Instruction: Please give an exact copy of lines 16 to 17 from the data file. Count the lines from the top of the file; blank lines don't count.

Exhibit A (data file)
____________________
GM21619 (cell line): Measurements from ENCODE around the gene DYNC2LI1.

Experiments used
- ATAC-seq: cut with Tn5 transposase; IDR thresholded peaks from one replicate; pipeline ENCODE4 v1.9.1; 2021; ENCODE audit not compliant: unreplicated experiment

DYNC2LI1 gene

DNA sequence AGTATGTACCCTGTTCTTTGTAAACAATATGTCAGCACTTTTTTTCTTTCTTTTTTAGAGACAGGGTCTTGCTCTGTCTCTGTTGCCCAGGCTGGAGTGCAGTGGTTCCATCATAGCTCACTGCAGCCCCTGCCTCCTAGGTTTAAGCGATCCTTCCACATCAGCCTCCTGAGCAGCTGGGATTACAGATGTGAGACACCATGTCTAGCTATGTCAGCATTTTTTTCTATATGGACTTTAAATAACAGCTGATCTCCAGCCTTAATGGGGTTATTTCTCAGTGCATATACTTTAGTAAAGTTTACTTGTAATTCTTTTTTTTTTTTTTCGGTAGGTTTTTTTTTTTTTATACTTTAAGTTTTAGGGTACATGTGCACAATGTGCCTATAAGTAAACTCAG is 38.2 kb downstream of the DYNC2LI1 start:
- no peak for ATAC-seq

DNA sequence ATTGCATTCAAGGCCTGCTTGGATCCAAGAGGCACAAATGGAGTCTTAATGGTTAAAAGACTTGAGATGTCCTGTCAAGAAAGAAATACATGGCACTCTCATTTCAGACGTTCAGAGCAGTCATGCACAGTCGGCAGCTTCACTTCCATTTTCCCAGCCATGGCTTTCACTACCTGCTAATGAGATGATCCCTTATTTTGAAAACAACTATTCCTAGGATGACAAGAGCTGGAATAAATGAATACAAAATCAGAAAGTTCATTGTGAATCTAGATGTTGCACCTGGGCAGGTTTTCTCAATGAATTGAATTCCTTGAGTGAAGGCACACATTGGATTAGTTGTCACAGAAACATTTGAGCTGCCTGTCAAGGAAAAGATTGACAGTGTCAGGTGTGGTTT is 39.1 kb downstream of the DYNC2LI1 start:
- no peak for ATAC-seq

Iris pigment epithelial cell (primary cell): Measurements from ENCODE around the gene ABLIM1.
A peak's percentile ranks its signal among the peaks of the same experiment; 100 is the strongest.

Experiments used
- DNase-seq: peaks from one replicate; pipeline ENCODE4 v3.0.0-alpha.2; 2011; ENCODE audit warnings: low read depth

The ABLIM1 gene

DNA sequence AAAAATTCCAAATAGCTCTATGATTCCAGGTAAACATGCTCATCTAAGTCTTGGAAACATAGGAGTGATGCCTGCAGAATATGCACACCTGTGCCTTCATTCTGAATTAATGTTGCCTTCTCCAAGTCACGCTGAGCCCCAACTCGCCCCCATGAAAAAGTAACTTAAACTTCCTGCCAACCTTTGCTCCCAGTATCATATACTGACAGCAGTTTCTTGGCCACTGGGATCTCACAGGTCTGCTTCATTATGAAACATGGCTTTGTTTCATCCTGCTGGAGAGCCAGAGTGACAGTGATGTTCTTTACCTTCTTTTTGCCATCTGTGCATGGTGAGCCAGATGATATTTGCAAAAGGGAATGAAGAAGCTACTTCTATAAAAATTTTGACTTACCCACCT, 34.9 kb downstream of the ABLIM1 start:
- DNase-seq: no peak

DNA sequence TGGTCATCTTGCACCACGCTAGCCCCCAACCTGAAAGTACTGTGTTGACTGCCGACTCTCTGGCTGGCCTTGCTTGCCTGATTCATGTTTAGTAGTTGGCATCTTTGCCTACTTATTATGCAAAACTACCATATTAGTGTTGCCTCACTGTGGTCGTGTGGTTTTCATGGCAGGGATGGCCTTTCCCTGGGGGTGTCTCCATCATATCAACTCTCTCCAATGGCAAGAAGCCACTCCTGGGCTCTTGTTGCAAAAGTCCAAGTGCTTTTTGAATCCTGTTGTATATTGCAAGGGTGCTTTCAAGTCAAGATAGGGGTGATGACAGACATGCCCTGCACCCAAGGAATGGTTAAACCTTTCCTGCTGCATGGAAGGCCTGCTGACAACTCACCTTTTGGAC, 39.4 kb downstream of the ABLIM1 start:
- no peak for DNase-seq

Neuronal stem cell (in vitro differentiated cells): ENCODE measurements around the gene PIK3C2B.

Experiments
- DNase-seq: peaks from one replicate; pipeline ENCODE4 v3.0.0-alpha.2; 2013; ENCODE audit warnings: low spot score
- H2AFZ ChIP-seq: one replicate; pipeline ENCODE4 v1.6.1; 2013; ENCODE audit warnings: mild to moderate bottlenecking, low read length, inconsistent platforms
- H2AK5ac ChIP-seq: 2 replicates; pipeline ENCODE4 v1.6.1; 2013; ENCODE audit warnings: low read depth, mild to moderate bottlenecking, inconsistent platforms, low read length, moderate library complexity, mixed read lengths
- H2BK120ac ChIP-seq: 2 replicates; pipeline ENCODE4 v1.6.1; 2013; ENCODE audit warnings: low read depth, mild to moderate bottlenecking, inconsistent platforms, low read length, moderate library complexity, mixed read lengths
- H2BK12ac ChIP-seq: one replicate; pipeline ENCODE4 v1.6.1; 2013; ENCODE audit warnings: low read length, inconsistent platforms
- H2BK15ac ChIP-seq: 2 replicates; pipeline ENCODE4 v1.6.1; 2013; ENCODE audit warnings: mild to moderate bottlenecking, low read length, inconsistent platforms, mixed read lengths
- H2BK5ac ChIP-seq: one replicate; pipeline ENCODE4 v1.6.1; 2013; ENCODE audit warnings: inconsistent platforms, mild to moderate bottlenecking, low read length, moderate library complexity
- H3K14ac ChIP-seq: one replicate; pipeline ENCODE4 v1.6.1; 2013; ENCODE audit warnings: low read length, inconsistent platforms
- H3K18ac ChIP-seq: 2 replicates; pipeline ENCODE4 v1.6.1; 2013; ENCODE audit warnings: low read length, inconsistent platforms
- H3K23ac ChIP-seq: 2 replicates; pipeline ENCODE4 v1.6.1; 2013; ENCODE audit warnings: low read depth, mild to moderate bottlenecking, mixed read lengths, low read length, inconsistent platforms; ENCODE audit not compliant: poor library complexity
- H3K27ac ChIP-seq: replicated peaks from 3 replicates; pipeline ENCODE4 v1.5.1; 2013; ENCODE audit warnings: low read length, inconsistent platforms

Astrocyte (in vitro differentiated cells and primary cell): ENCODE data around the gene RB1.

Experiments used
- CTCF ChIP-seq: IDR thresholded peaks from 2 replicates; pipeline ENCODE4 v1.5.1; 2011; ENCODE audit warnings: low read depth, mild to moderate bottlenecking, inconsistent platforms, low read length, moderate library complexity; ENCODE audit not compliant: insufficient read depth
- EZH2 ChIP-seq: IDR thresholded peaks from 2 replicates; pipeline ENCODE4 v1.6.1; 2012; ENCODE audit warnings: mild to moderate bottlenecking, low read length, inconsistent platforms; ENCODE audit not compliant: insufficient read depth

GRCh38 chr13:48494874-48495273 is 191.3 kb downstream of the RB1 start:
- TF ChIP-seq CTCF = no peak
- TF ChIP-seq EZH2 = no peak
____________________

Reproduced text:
DNA sequence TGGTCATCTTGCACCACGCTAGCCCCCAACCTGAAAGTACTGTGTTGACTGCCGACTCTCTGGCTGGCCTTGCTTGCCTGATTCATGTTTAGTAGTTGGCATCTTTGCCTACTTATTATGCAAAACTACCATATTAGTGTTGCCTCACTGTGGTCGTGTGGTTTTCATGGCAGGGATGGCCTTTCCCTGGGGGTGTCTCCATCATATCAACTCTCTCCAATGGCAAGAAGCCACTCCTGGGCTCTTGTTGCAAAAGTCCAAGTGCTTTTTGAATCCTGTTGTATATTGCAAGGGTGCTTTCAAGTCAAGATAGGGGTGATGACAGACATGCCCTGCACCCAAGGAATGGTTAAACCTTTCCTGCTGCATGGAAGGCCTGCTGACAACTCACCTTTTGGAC, 39.4 kb downstream of the ABLIM1 start:
- no peak for DNase-seq